As confirmed, Google has undergone a dramatic change which means AdWords ads will no longer appear on the right side of search results. Previously, Google SERPs would display up to three ads directly above the organic results, up to two below organic results and 6+ on the right side. These changes have already began rolling out, and will effect users worldwide.
With the removal of the right column ads, a fourth position is available for top results and a third position is available for bottom results. However, these additional placements are only available for ‘highly commercial’ queries. Highly commercial queries would involve high volume searches such as “car insurance”, “mortgage broker”, “electrician” or “plumber”.
An official Google spokesperson has said:
“We’ve been testing this layout for a long time, so some people might see it on a very small number of commercial queries. We’ll continue to make tweaks, but this is designed for highly commercial queries where the layout is able to provide more relevant results for people searching and better performance for advertisers”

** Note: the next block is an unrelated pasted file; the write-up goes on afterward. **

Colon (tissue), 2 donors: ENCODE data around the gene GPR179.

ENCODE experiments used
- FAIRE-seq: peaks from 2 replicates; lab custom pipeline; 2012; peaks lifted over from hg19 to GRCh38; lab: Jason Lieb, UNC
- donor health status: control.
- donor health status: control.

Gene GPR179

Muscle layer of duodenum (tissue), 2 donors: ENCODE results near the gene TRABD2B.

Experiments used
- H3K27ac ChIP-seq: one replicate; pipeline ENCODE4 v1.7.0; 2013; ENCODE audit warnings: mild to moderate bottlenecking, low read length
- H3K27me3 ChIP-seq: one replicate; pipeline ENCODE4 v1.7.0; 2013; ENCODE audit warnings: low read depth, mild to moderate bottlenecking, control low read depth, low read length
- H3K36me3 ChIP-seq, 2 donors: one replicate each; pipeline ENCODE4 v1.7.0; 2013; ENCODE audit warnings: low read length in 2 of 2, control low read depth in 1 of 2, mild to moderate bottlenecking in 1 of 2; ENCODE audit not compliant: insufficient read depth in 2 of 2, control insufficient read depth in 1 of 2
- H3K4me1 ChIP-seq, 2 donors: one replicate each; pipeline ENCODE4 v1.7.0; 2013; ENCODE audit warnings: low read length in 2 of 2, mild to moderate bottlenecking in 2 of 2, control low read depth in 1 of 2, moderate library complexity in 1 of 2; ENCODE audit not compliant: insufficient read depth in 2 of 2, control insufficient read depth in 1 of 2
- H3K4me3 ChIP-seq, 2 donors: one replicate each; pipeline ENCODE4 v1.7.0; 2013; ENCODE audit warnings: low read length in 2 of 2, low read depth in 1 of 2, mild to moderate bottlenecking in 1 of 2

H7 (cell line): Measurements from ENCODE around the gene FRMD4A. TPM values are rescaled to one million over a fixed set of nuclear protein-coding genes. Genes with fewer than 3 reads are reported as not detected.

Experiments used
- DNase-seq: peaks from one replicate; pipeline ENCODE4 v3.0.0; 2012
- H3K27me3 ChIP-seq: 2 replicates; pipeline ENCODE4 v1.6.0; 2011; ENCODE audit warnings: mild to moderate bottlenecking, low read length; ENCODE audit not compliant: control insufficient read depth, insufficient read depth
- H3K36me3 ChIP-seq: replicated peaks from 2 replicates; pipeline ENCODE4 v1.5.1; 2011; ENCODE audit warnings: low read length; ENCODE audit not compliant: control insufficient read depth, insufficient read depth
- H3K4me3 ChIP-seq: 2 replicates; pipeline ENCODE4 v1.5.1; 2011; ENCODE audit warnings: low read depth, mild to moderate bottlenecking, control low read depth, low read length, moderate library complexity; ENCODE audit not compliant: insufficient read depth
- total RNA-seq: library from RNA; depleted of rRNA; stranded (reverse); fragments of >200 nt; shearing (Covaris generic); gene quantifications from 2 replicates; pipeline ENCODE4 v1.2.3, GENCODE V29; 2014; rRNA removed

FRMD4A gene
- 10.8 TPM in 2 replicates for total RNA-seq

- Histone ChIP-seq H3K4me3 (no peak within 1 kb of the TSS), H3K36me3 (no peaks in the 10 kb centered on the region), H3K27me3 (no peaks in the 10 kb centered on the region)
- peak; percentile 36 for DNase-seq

According to Search Engine Land, Google began trialling these changes way back in 2010, with a mysterious fourth ad occasionally appearing in search results. There have been a number of other reports of testing between then and now, though this time it’s confirmed to be “complete and permanent”.
These placement changes also switch things around for Google Shopping results. For search queries with four top ads, Product Listing Ads will now take up the side bar space. When a search query has less than four top ads, PLAs may appear above the top positions.
These changes will cause significant differences to marketers, advertisers and business owners. There is now less room on search engine results pages for ads to appear, so as space becomes thinner, competition will rise. Expect to be raising your Cost Per Clicks!
Paid search isn’t alone as the receiver of bad news. The newly introduced fourth position was formerly the first organic result, pushing organic placements further below the fold. Will this mean we need to up our SEO efforts?
It will be interesting to see how these changes effect paid and organic search results alike.